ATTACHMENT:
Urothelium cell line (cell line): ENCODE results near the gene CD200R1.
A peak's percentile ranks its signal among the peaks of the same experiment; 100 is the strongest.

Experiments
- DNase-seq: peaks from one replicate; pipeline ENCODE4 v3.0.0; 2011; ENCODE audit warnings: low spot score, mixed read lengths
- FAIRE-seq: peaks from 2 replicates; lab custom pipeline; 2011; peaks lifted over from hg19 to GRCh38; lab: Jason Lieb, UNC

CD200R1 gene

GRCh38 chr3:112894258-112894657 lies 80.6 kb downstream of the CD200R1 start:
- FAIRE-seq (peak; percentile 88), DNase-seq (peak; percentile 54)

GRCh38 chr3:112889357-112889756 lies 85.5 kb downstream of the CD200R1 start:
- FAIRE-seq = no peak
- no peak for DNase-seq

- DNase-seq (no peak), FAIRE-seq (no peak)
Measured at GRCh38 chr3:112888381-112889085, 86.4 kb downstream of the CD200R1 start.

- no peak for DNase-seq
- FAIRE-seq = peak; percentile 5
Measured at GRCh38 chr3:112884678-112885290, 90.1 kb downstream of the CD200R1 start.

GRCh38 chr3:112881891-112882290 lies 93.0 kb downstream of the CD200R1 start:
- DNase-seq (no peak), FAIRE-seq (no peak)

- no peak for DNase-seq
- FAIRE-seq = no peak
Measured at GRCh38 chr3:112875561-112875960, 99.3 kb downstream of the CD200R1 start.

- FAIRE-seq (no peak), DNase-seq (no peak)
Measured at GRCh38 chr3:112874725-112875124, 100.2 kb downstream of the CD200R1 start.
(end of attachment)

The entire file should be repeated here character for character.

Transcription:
Urothelium cell line (cell line): ENCODE results near the gene CD200R1.
A peak's percentile ranks its signal among the peaks of the same experiment; 100 is the strongest.

Experiments
- DNase-seq: peaks from one replicate; pipeline ENCODE4 v3.0.0; 2011; ENCODE audit warnings: low spot score, mixed read lengths
- FAIRE-seq: peaks from 2 replicates; lab custom pipeline; 2011; peaks lifted over from hg19 to GRCh38; lab: Jason Lieb, UNC

CD200R1 gene

GRCh38 chr3:112894258-112894657 lies 80.6 kb downstream of the CD200R1 start:
- FAIRE-seq (peak; percentile 88), DNase-seq (peak; percentile 54)

GRCh38 chr3:112889357-112889756 lies 85.5 kb downstream of the CD200R1 start:
- FAIRE-seq = no peak
- no peak for DNase-seq

- DNase-seq (no peak), FAIRE-seq (no peak)
Measured at GRCh38 chr3:112888381-112889085, 86.4 kb downstream of the CD200R1 start.

- no peak for DNase-seq
- FAIRE-seq = peak; percentile 5
Measured at GRCh38 chr3:112884678-112885290, 90.1 kb downstream of the CD200R1 start.

GRCh38 chr3:112881891-112882290 lies 93.0 kb downstream of the CD200R1 start:
- DNase-seq (no peak), FAIRE-seq (no peak)

- no peak for DNase-seq
- FAIRE-seq = no peak
Measured at GRCh38 chr3:112875561-112875960, 99.3 kb downstream of the CD200R1 start.

- FAIRE-seq (no peak), DNase-seq (no peak)
Measured at GRCh38 chr3:112874725-112875124, 100.2 kb downstream of the CD200R1 start.